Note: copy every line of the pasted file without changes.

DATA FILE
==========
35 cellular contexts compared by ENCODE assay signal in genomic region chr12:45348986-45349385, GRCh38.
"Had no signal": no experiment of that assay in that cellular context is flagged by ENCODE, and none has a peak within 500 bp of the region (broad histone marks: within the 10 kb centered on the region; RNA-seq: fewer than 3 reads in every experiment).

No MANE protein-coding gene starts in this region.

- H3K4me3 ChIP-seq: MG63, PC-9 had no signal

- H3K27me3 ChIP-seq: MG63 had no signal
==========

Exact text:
35 cellular contexts compared by ENCODE assay signal in genomic region chr12:45348986-45349385, GRCh38.
"Had no signal": no experiment of that assay in that cellular context is flagged by ENCODE, and none has a peak within 500 bp of the region (broad histone marks: within the 10 kb centered on the region; RNA-seq: fewer than 3 reads in every experiment).

No MANE protein-coding gene starts in this region.

- H3K4me3 ChIP-seq: MG63, PC-9 had no signal

- H3K27me3 ChIP-seq: MG63 had no signal